2. The first glance of this scene hurries our senses into the opinion, that this partlilias been created in tine; that the mountains were former first ; that the rivers began to flow afterwards; that, in this place particularly, they have been dammed up by the l?lue Ridge of mountains, and have formed an occan which filled the whole valley; that, continuing to rise, they have at length broken over at this spot, and have tora the mountain down from its summit to its buse. The piles of rock on each hand, particularly the Shenandol,--the evident marks of their disrupture and avulsions from their beds, by the most powerful agents of nature, cor roborate this impression.
3. But the distant finishing which nature has given to the picture, is of a very different charactr. It is a true conirast to the fore-gr:unt. That is as placid and delightful, as this is wild and tremendous. The mountain bring cloven semnder, pres 'uits to your eye; through the cleft, a small catch a bitic. Di 0:108, 10:10:15. Cic-el, reilural oa powder! heu
clinculations, waving notit.... a A.vulsion, a pulling one from other. a Horizon, the line which hounds the pght
of smooth blue horizon, at an infinitc distance in the plain country, inviting you as it were from the riot and tumult roaring round, to pass through the breach, and participate of the calm below,
4. Here the eye ultimately composes itself; and that way, too, the road happens actually to lead. You cross the Potomac above the junction, pass along its side through the base of the mountain for three miles,-its terrible precipices hanging in fragments over you. This scene is worth a vovage across tlie Atlantic; yet here, as in the neighborhood of the Natural Bridge, ai people who have passed their lives within half a dozen miles, and have never been to survey these monuincuts of a war between rivers and mountains :-hich inust have shaken the earth itself to its center.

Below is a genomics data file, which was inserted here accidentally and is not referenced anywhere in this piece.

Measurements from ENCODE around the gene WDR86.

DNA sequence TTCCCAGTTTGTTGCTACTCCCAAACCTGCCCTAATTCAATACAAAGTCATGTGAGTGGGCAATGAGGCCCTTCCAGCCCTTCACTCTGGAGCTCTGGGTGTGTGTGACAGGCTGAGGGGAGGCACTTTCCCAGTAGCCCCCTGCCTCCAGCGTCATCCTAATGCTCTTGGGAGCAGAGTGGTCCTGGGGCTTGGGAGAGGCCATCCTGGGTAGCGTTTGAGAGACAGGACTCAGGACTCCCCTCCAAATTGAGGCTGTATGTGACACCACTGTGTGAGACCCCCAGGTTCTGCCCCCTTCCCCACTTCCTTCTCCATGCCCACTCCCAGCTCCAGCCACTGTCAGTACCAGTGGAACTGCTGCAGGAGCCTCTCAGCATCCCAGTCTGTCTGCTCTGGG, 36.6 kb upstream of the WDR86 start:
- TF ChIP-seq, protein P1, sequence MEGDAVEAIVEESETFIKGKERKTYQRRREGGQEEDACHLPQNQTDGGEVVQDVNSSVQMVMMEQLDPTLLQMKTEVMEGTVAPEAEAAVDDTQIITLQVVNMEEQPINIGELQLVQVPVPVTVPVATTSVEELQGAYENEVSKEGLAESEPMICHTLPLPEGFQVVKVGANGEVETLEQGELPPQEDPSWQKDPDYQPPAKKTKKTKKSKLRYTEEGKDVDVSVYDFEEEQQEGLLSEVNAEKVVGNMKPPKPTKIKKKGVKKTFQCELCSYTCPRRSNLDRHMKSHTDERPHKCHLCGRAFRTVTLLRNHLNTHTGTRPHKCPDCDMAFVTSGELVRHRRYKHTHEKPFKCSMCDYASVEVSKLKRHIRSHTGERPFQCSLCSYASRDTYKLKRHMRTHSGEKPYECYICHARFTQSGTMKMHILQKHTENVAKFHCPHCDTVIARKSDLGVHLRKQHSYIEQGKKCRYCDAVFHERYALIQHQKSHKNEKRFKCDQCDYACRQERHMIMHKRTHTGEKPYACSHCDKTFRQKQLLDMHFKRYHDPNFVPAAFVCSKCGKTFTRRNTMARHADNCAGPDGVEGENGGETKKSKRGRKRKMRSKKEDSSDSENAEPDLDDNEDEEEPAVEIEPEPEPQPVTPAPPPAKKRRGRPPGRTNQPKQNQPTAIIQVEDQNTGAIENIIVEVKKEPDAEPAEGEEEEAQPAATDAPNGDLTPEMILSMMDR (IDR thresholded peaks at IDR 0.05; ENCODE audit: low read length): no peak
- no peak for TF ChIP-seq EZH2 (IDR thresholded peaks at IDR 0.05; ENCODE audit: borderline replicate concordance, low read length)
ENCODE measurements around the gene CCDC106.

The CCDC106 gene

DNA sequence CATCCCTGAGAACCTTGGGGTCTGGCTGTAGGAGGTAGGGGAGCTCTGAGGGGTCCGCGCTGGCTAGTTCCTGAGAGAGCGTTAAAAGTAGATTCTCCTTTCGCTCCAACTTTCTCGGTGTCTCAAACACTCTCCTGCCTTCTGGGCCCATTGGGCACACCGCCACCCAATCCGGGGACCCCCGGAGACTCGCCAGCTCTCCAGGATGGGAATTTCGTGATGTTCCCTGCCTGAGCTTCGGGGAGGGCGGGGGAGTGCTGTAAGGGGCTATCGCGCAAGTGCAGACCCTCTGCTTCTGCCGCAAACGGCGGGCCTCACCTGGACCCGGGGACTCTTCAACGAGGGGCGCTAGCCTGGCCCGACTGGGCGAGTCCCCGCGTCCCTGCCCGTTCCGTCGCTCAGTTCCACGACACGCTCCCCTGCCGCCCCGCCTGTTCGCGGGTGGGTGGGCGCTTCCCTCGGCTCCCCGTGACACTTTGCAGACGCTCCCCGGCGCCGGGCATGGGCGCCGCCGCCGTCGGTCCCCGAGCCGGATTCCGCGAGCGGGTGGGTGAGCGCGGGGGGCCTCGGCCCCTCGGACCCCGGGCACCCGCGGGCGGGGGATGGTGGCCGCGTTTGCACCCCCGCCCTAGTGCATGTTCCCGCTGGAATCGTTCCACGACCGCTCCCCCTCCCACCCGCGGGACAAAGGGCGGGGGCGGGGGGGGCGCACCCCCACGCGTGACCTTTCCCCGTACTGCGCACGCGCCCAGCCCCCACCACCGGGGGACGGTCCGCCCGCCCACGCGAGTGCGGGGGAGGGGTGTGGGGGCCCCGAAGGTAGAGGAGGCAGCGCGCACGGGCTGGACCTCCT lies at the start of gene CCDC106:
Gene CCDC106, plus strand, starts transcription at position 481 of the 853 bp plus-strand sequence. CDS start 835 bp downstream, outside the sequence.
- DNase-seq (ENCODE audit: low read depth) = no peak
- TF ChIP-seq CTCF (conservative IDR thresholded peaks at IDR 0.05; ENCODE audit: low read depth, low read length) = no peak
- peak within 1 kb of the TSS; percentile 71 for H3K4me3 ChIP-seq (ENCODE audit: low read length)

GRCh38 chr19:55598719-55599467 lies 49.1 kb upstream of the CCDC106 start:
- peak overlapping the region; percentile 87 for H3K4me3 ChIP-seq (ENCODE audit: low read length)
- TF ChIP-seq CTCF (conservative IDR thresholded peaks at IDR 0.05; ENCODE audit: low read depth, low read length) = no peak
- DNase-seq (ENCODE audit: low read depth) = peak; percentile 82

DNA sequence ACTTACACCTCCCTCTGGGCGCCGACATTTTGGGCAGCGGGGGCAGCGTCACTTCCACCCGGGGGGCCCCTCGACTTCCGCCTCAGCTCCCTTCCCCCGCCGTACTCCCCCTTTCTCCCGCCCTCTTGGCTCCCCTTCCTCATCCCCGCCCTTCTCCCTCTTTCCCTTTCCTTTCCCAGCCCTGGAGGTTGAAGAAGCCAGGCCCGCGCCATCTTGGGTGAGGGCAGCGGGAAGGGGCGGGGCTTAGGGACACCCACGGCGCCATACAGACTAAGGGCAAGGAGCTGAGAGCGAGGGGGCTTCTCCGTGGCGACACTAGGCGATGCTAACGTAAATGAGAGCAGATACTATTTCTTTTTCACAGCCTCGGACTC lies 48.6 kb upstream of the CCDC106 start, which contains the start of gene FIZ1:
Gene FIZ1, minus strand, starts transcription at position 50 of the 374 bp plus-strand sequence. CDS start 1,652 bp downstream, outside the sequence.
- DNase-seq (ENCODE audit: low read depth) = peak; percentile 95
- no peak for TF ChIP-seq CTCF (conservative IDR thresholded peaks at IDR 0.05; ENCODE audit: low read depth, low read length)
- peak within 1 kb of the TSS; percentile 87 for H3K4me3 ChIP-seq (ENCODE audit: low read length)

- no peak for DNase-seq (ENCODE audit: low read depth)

The Egyptian Pyramils. 1. The pyramids of Egypt are well entitled to a place, among the most interesting curiosities in the world. The principal ones stand opposite Cairo, on the west side of the river Nile. They are built of stones, which overleap each other, and thus form steps from the bottom to the top. The perpendicular height of the largest is about 500 feet, and the areas of its basis contains nearly 500.000 square feet, or something more than eleven English acres of ground. Some idea may be formed of the cost and labor in the structure of this pyramid, from the fact that thirty years were spent in building it, and that 100,000 men were constanıly employed on the work.
2. Such were the famous Egyptian pyramids, which by their figure as well as size have triumphed over the injuries of time and the barbarians. But whatever efforts men make, their own nothingness will always appear. These pyramids were tombs; and there is still to be seen, in the middle of the largest, an empty sepulcher, cut out of entire stone, about three feet deep and broad, and a little above six feet long.